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Spectacular Mosaic Tile Company decorative tiles in Roger and Lynsey’s 1953 bathrooms

Mosaic Tile Company decorative tile“Save the pink (and maroon and peach and green!) bathrooms! The bathroom tiles are some of the most unique we’ve seen,” wrote Roger and Lynsey. “Everyone asks if we’re going to re-do the bathrooms, and then they pause and say, “No, you can’t!'” 

Mosaic Tile Company Zanesville OhioAfter writing about Roger and Lynsey’s spectacular 1953 kitchen remodel, Kate asked if they wanted to send in more photos of their house, which sounded pretty darned enticing. And the bathrooms did not disappoint! Both bathrooms feature countertop, backsplash and tub surround tiles in busy googie patterns. The bullnose and some additional wall tile are in much more sedate shades of dark maroon and dark peach. Tubs and sinks are green or peachy-pink. No fear of pattern and color in this era in this house!

Mosaic Tile Company decorative tileDecorative tile Decorative tile Mosaic Tile CompanyRoger and Lynsey wrote:

The bathrooms are definitely starting to show their wear, but we don’t have plans to re-do them anytime soon. For now, we’ve just painted the walls and cabinets and replaced the hardware.

I started to poke around to see if I could ID these tiles. I was thinking maybe Ceratile. It’s not in this sample stash we featured a while back. But maybe it was another series?

Then, I went to look online to see if I could find them. Decorative tiles are so cool:

1962-american-olean
Here are some 1962 American Oleans, but no cigar. Featured courtesy the MBJ Collection/Building Technology Heritage Library
1953-american-olean-tile
oooooh, and lookie that gorgeous use of decorator tile over the fireplace, from this 1953 American Olean catalog, also part of the MBJ Collection. But none of Roger and Lynsey’s shown in this catalog either….

Decorative tiles are from Mosaic Tile Company

mosaic-tile-companymosaic-tile-coBut then, in a final review of the story, Lynsey told me she had evidence of the maker: Mosaic Tile Company.

Believe it or not, the previous owners left a handful behind — including two original samples, which had labels on the back (see attached photos, above). They’re from the Mosaic Tile Company in Zanesville, Ohio. I’m not sure if they manufactured them, distributed them, or both.

Lynsey, Mosaic Tile Co. was a BIG maker. I’ll bet they made these!

More stories in our archives about tiles from Mosaic Tile Company:

mosaic-tile-company-flamingo

Above: And lookie: Bungalow Bill still has another New Old Stock Mosaic Tile Company flamingo mural for sale! (affiliate link)

Yum yum, Lynsey and Roger. More thanks for sharing the delights within your house! One more set of house photos yet to come!

  1. Susan says:

    I’m looking for ideas for a yellow and blue bathroom with pirate ship tiles. Our house is 1940’s with the original tile.

    1. Pam Kueber says:

      Hi Susan, what a wonderful sounding bathroom!

      Here is my basic story on getting started with colors for a bathroom; my starting suggestion: Look for a pattern — in wallpaper, shower curtain, or window treatment — that pulls all the colors together, then work from there >> https://retrorenovation.com/2015/10/05/five-steps-choose-bathroom-colors-infographic-guide/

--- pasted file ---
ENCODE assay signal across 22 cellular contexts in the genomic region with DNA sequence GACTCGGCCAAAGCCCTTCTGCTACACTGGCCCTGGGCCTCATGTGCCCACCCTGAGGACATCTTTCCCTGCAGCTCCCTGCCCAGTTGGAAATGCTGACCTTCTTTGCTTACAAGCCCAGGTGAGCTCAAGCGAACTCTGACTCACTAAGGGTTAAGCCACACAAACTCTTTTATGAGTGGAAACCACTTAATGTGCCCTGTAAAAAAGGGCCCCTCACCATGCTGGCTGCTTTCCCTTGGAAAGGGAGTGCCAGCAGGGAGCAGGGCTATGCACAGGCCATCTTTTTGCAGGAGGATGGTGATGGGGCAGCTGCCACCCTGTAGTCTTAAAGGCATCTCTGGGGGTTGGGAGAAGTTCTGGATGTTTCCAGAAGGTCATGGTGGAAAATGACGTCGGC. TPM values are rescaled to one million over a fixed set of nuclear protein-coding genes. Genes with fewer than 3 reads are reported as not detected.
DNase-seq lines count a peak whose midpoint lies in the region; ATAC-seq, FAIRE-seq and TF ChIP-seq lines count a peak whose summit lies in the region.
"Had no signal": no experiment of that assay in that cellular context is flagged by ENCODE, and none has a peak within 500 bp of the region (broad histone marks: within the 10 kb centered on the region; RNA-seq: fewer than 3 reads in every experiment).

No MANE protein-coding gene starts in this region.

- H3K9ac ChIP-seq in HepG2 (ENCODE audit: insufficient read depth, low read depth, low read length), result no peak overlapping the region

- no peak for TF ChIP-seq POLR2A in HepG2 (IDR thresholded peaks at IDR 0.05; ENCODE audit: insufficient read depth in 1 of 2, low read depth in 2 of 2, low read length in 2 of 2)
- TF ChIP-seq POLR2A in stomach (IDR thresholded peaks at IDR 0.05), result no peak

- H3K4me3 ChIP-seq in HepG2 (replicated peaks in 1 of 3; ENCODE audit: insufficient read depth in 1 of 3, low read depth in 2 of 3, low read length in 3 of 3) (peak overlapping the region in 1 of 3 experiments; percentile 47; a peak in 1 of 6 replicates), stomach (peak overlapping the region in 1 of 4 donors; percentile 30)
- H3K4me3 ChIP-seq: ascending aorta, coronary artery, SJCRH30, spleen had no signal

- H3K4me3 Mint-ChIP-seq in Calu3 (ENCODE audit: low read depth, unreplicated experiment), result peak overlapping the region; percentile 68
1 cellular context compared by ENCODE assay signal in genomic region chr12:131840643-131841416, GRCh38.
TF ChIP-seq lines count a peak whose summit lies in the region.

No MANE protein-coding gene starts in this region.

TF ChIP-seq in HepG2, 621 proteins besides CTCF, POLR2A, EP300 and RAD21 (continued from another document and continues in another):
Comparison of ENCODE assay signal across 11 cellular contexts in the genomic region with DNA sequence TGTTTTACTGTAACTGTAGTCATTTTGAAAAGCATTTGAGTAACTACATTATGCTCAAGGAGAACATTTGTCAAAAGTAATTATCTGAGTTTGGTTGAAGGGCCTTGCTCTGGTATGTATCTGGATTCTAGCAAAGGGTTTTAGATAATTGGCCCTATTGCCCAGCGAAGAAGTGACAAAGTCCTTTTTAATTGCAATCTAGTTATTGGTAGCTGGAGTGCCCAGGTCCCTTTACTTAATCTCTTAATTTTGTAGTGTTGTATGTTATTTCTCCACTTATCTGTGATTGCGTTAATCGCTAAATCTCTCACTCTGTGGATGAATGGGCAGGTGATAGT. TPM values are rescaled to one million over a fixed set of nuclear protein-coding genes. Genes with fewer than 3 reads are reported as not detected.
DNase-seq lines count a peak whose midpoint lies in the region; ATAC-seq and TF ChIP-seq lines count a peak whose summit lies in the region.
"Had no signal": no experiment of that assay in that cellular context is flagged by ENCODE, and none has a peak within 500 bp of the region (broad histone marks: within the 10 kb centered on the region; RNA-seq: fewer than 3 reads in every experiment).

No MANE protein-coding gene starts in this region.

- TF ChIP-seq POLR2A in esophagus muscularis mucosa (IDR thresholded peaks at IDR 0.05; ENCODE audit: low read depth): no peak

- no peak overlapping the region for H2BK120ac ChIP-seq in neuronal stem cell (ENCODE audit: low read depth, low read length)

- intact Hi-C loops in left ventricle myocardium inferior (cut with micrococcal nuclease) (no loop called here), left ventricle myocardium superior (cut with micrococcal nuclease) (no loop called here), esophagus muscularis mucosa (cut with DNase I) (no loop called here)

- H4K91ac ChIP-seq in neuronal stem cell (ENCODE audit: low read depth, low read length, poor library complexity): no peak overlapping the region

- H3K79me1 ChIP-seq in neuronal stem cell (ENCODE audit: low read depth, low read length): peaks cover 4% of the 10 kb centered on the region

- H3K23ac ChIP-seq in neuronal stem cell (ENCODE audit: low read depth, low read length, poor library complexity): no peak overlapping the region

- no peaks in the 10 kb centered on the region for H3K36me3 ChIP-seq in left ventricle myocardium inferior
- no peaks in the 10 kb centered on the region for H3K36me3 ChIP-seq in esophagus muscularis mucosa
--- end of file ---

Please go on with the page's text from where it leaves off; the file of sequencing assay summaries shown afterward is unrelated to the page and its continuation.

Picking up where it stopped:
For example, Bradbury and Bradbury now has a large selection of vintage-derived wallpapers: https://retrorenovation.com/?s=bradbury

      Good luck!

  2. Kerry Rowe says:

    Well, we have the same amazing tile in our 1956 master bath. This unique tile was one of the primary reasons we bought the home 17 years ago. The patterned tile was applied on the walls of the bathroom, while a solid cinnamon color 4 x 4 was used on the inside of the shower. Unfortunately, the master bath shower has been out of commission for 2 years due to a leak in the concrete floor. (Yup, 12″ concrete floors encase radiant floor heat…) Anyway, the shower floor was excavated and pipe fixed. Now it’s time to tile over the floor. And probably over the existing tile on the walls too. (Interior shower wall tiles can’t be removed without compromising the groovy pattern tile outside the shower. OMG it’s always something!) But how to resolve the existing tile and bullnose on the outside of the shower? We’ve even thought of using solid surface (AKA Corian) because it would never leak again. Maybe this is not the forum for this? But since I saw our same tile posted here and all of the other crazy colors and patterns look similar, I thought i’d reach out.

  3. Elizabeth from Texas says:

    Adore these bathrooms! Working hard to source some colorful materials to do a made-from-scratch bathroom for a 1963 house–no way it will be as fab as this but I’ll try!!!

  4. Joe Felice says:

    The tiles are nothing but fun! Not crazy about the rust color in the one bath, but the way in which it coordinates with the counter/back splash, and the fixtures, the bath is completely lovable. That same sink would have looked good in the other bath, too.

  5. jivesnake says:

    Love the boomerang tile bathroom and how the angle of the countertop matches the angle of the boomerangs. Sigh.

  6. Mary Elizabeth says:

    Fabulous bathrooms, and obviously well cared for over the years. That’s one thing I love about “granny” houses.

    For those still looking for Spanish or Southwest tiles, here’s a place I saw in Albuquerque, New Mexico while visiting there:

    http://www.casatalavera.com/talavera-tile.htm

    Santa Fe and Albuquerque are where I would go to look at Southwest style architectural features of any sort.

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